The Art of Co-Facilitating

Learning events that are co-facilitated can pose unique challenges, but the payoff is worth it. Two (or more) facilitators, when they work well together, can bring different styles, offer varied perspectives, and model teamwork.

If you are the “senior” facilitator…

  1. Build the relationship. Even when multiple facilitators are coming together for a single learning event, the opportunity for relationship is critical. Facilitating a learning event is more than coordination and mechanics. Relationship is key in the learning process. This includes between facilitators. Both the senior and junior should be free, open, and confident with each other. Seniors need to take steps to welcome juniors into whatever level of relationship is appropriate for the process.
  2. Share the stages. The more you work together on all aspects of the learning event, the better your facilitation. Invite your co-facilitator to be involved in every stage of the learning process – the pre-event needs assessment, the event design, communication with the learners, and the post-event evaluation. The more you do together, the more effective your facilitation will be in the event itself.
  3. Pass the mic. We know that in a learning event, everyone is a teacher and everyone is a learner. Resist the temptation, as the senior facilitator, to teach the bulk of the content, leaving your junior on the proverbial bench. Rather, look for opportunities to deploy the junior as much as possible. Invite your junior to facilitate content that they’re comfortable with as well as content where they want/need to be stretched. During the event invite their contribution and experience, not just their observation.
  4. Invite the “jump in.” Sometimes one facilitator observes things that the other facilitator doesn’t catch: miscommunication, lack of clarity, etc. Extend permission for your (junior) co-facilitator to jump in with clarifying questions and comments to improve communication and understanding. Encourage your co-facilitator to be fully engaged in the whole learning event, not only during the learning tasks where they are up front. Strive to be seamless as you go back and forth during sessions, extending permissions and words of appreciation.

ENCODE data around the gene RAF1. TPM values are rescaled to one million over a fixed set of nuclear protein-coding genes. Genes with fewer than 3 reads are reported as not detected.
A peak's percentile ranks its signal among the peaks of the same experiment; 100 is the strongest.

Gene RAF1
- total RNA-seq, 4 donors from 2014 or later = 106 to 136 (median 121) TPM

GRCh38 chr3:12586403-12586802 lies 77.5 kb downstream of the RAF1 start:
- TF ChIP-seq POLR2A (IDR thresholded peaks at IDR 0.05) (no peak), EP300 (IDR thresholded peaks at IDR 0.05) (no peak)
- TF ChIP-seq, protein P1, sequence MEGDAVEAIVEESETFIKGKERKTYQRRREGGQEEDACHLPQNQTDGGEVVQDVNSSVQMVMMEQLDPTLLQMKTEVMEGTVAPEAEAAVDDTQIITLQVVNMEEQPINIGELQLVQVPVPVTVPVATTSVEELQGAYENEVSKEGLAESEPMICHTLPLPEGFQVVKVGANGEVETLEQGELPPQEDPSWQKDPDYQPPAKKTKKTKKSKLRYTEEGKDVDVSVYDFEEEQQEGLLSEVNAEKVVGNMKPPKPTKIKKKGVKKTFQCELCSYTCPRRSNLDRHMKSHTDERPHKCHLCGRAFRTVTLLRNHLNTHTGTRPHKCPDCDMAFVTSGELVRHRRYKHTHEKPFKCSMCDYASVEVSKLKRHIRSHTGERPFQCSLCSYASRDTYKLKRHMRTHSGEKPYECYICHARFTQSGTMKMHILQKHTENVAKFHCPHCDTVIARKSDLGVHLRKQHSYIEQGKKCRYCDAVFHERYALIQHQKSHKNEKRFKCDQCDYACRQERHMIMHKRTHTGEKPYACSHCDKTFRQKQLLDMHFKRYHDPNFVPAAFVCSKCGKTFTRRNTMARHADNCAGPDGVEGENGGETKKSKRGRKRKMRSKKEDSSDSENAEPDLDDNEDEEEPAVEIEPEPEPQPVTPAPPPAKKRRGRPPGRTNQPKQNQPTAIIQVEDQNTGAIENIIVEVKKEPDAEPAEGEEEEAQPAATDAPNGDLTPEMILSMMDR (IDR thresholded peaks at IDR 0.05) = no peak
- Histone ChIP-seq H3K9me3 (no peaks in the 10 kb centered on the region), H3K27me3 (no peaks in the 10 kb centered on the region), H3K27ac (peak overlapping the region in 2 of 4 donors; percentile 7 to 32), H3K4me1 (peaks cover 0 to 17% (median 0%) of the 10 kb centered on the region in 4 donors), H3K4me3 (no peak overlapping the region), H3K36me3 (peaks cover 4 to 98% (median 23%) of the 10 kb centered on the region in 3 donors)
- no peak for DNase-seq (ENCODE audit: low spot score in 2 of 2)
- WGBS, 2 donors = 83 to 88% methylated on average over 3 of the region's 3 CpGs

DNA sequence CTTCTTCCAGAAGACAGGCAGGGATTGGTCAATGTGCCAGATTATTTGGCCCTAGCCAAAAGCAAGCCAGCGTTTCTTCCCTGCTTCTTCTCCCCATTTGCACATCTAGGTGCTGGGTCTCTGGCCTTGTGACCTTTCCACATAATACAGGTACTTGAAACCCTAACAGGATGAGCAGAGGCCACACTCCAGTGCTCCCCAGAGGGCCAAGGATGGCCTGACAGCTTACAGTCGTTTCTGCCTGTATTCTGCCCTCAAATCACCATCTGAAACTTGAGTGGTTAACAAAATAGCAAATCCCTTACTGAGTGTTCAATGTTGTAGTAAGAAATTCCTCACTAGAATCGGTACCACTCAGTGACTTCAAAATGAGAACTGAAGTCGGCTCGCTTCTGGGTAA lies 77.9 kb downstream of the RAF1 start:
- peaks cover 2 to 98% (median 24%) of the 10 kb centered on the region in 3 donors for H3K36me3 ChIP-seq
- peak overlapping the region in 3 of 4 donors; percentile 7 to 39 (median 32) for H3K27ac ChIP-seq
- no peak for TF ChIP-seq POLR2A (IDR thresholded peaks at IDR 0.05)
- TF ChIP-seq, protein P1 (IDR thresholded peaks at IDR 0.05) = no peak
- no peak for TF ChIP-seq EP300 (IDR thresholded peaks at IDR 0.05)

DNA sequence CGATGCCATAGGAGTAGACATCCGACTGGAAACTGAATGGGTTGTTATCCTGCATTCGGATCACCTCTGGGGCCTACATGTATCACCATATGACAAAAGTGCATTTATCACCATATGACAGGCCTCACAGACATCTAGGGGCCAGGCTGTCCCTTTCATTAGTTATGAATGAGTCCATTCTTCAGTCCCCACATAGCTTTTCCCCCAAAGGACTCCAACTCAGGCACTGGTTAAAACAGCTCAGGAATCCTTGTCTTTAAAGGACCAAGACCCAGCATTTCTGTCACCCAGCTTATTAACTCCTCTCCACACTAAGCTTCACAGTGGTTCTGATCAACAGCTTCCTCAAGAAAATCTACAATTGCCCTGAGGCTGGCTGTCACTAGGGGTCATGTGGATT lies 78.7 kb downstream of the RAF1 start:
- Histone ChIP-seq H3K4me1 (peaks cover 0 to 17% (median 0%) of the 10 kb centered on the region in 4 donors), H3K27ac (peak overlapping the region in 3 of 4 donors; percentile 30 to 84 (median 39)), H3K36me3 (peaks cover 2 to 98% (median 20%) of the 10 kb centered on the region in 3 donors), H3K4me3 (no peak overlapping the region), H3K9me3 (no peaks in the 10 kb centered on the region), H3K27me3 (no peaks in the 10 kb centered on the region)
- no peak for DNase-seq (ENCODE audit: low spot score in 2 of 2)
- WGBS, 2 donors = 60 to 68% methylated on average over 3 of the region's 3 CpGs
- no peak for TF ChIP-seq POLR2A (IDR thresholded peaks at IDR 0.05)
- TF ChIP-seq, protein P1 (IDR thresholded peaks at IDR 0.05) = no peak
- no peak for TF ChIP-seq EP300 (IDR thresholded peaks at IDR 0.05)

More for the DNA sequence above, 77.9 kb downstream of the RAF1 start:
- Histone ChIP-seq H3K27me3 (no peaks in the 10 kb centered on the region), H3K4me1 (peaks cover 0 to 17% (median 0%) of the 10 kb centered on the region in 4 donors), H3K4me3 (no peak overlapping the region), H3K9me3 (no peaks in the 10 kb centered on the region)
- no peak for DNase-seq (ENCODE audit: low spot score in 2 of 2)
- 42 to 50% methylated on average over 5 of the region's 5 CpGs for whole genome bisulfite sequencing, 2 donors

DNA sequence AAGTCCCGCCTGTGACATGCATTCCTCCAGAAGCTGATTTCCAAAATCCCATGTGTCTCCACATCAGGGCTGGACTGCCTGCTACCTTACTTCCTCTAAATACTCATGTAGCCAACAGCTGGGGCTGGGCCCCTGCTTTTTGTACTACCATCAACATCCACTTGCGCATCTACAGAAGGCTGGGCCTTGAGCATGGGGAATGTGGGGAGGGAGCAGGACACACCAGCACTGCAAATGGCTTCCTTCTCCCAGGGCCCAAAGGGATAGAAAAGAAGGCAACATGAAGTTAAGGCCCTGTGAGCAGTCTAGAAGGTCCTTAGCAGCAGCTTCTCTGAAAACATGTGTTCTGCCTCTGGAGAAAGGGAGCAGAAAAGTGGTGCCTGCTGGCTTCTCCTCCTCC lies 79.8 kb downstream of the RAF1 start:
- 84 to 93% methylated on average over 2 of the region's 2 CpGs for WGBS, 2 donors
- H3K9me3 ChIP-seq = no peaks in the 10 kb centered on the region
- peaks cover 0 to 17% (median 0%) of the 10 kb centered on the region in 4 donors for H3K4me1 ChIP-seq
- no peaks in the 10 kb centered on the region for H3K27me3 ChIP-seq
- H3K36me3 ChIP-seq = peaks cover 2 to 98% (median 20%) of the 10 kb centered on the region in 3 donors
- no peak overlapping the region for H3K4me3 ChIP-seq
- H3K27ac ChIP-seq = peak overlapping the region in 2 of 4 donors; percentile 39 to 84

5. Debrief specifically. With your co-facilitator, reflect on the learning event and debrief its aspects. Take notes during the event so you can refer to specific moments and activities. Provide feedback as soon as possible after the learning event – verbally and in writing. If the event is a multi-day event, take time to reflect together at the end of each day. Look for opportunities to provide encouragement during breaks in the event as well.
  6. Share the “why.” Co-facilitating is more than effectively hitting the teaching points or making smooth transitions. Effective co-facilitators are fully versed in the deeper aspects of the learning event. To help your junior grow, help them understand the “why” of the event and the learning tasks. Season your mentoring and feedback with the deeper significance of specific activities. Connect tasks and actions with underlying significance. Help them own all aspects of the learning process.
  7. Solicit feedback from learners. Learners experience and make observations about co-facilitators and their efforts to work together. In private, ask select learners for feedback – on the event, co-facilitation, and on your junior colleague. Ask specific questions about aspects of your junior’s facilitation. Their perspective will be helpful.

If you are the “junior” facilitator…

  1. Ask for feedback. And ask for it again. Go into a learning event knowing where you want to stretch and grow and ask for input in those areas. Ask your senior co-facilitator about specific instances in the event – ones that you were facilitating, and ones conducted by them. Take notes from the feedback you receive and turn them into action points for your future development.
  2. Make it your own. As you observe, learn, and grow, recognize that your style and facilitation strengths will be different from others. Don’t focus on reproducing what your colleague does or the way they do it. Rather, concentrate on your strengths. Bring yourself to your facilitation – your expertise, your personality, your experiences, your character, and your type of energy. Make the content fit in a way that feels natural and authentic.

And finally…

  1. Celebrate together! After an event, project, or activity, we tend to focus on what could have been better or different. Wait! Before entertaining such a question, celebrate! Take time to mark the moment, to commemorate the completion of good work, to affirm one another, and to revel in your accomplishment. Have fun, rejoice in what you’ve done together, and express gratitude for a job well done. Not to worry, those “improvement” questions will sit and wait patiently for you.

What other tips do you have for co-facilitating learning events?  

David Bulger ( is Leadership Development Strategist with One Challenge International, a mission organization based in Colorado, USA. He provides teaching, training, consulting and leadership development for churches and ministry organizations globally.

Here are some additional resources: